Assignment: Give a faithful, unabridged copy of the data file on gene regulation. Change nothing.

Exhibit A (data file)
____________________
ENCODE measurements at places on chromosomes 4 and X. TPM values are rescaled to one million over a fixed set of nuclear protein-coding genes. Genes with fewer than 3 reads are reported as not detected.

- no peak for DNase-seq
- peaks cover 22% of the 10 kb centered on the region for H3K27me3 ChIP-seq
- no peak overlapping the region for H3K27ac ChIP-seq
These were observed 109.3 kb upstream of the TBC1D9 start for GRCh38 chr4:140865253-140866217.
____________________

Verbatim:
ENCODE measurements at places on chromosomes 4 and X. TPM values are rescaled to one million over a fixed set of nuclear protein-coding genes. Genes with fewer than 3 reads are reported as not detected.

- no peak for DNase-seq
- peaks cover 22% of the 10 kb centered on the region for H3K27me3 ChIP-seq
- no peak overlapping the region for H3K27ac ChIP-seq
These were observed 109.3 kb upstream of the TBC1D9 start for GRCh38 chr4:140865253-140866217.